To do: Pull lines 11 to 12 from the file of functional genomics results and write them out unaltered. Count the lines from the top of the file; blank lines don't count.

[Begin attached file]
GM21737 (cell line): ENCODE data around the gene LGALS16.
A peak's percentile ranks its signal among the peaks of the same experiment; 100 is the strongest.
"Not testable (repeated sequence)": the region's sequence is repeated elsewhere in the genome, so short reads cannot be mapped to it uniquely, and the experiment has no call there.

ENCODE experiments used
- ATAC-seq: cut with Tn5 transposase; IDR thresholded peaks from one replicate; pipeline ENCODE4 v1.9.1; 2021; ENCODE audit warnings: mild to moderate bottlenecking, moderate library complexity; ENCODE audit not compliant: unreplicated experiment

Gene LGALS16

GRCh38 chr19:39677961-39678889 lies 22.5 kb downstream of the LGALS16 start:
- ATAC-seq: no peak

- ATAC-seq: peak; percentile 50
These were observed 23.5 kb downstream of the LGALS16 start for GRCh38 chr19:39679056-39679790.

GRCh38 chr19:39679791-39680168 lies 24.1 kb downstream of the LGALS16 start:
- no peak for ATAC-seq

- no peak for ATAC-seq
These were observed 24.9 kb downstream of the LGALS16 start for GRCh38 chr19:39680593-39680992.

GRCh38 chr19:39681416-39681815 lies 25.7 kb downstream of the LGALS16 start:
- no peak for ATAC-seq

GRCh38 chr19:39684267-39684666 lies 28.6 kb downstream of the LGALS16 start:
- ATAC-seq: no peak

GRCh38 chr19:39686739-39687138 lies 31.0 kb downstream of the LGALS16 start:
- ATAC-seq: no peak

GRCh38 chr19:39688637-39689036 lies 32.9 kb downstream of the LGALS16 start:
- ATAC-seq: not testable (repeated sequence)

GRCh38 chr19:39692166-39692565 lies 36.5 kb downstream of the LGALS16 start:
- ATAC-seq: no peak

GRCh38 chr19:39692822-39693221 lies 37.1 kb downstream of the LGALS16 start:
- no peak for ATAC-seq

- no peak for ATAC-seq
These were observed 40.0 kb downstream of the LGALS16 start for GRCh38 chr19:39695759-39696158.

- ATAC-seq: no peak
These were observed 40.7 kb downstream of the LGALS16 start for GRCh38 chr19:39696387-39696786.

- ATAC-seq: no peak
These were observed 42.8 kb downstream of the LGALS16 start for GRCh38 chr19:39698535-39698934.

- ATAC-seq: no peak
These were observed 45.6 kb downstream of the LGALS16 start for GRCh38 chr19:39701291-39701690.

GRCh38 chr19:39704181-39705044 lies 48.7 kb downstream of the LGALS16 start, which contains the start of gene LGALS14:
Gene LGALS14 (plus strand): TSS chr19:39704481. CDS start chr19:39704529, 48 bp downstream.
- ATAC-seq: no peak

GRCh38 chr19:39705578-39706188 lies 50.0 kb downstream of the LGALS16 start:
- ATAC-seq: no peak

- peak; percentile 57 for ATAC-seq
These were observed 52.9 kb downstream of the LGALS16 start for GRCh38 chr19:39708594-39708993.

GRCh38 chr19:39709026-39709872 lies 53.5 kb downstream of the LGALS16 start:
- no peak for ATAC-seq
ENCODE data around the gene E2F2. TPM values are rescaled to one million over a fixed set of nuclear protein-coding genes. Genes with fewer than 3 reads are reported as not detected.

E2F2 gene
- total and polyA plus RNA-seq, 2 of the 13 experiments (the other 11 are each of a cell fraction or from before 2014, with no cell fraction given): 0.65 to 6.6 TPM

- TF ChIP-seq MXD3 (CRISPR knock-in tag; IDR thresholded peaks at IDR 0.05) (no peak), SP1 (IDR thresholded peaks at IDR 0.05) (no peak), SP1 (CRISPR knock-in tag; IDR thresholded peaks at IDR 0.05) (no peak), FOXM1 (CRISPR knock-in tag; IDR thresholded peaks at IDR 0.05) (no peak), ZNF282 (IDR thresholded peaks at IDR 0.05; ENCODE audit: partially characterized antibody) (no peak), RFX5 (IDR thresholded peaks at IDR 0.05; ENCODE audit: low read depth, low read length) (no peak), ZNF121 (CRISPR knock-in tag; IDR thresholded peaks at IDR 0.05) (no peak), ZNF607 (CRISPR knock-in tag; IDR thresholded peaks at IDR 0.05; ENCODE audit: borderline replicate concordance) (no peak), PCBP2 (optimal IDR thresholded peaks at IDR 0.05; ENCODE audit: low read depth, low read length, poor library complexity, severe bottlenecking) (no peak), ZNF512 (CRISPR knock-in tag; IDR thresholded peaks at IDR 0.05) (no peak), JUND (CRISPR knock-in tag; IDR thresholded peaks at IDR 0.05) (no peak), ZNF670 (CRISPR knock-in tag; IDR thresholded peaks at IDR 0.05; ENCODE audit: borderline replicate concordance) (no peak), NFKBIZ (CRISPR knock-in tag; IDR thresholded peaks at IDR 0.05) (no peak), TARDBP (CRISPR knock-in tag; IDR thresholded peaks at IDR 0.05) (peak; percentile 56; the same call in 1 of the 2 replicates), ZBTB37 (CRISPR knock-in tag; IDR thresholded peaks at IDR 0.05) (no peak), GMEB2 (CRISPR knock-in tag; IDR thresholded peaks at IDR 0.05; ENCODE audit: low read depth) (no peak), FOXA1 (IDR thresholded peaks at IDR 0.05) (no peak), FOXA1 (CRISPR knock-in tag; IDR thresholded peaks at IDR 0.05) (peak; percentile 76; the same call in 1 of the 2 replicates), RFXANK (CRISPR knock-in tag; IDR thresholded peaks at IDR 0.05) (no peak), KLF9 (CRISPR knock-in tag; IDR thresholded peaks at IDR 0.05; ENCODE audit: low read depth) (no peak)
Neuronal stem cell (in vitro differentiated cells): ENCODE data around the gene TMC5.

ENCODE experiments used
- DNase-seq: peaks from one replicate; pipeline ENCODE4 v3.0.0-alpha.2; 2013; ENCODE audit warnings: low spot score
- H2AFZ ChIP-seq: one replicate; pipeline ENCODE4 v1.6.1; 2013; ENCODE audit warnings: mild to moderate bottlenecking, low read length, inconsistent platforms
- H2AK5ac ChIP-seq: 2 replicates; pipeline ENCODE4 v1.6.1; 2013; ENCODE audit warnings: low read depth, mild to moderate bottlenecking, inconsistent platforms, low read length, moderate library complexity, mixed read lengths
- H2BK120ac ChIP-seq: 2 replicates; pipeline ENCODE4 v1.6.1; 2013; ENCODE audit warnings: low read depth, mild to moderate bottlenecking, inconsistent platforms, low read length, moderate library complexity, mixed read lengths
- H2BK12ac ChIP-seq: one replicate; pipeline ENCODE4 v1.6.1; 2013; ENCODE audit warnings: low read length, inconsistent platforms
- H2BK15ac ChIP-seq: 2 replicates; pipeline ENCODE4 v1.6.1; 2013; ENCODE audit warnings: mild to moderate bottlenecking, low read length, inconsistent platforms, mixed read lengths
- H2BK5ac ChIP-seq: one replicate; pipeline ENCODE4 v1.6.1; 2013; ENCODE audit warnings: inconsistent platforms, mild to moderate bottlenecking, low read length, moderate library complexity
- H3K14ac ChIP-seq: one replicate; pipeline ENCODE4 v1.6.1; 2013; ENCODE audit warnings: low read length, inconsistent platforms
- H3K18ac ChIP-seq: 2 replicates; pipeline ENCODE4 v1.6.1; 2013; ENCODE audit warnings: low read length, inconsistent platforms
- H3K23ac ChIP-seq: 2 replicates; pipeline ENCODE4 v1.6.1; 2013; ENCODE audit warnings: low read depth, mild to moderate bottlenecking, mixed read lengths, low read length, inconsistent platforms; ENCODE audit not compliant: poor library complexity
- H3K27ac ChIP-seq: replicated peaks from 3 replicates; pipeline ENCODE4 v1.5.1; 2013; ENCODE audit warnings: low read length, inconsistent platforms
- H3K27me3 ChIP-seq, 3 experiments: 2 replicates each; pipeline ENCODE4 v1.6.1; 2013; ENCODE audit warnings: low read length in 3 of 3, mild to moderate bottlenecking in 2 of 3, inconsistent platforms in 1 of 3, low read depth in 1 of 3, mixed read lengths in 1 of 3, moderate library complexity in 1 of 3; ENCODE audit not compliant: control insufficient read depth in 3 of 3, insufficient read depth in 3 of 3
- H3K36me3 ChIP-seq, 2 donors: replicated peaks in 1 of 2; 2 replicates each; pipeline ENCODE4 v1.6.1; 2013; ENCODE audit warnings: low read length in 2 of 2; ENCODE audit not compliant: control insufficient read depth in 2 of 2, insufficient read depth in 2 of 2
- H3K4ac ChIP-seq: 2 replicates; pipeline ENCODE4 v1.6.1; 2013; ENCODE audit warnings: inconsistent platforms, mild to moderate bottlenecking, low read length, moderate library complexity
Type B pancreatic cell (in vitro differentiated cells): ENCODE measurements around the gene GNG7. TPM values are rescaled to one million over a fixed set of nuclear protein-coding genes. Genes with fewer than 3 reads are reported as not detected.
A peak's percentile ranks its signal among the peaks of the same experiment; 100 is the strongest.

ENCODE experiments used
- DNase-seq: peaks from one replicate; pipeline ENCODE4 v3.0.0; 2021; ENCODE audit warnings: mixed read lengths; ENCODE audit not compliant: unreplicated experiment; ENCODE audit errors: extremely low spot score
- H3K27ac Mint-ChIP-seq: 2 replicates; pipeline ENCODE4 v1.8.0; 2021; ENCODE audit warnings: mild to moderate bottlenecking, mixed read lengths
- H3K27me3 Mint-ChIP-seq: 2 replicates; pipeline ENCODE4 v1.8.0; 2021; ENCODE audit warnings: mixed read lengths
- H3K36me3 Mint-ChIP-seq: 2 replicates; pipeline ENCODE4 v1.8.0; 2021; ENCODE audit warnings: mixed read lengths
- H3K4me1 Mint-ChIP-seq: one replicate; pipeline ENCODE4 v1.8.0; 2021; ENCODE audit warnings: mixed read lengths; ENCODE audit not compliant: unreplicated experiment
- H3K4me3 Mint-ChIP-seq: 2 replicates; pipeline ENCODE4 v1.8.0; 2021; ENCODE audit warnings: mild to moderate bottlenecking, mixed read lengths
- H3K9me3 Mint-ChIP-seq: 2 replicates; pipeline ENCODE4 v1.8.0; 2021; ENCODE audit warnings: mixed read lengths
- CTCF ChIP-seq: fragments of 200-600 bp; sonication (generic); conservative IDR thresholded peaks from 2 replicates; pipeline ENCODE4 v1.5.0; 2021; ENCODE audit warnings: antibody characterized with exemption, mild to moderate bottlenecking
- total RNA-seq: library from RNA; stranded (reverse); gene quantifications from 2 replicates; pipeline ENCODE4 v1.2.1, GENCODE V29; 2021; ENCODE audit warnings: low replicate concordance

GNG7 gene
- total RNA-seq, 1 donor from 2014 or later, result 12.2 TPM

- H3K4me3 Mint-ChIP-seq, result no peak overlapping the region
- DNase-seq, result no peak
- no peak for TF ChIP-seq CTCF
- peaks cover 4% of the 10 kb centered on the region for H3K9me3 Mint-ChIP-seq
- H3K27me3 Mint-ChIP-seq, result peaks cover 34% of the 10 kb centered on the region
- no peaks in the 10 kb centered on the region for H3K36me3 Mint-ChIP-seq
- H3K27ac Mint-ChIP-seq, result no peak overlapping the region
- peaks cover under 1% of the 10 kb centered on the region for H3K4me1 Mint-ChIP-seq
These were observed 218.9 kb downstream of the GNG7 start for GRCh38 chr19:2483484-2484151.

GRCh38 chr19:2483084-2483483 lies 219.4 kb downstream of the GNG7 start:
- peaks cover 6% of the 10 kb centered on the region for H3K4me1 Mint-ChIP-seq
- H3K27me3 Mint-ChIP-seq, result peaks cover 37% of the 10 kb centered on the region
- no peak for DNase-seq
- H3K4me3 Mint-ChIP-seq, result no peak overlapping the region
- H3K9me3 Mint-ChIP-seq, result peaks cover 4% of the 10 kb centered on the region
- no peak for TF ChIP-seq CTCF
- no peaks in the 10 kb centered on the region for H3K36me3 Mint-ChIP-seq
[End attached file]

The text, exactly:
GRCh38 chr19:39679791-39680168 lies 24.1 kb downstream of the LGALS16 start:
- no peak for ATAC-seq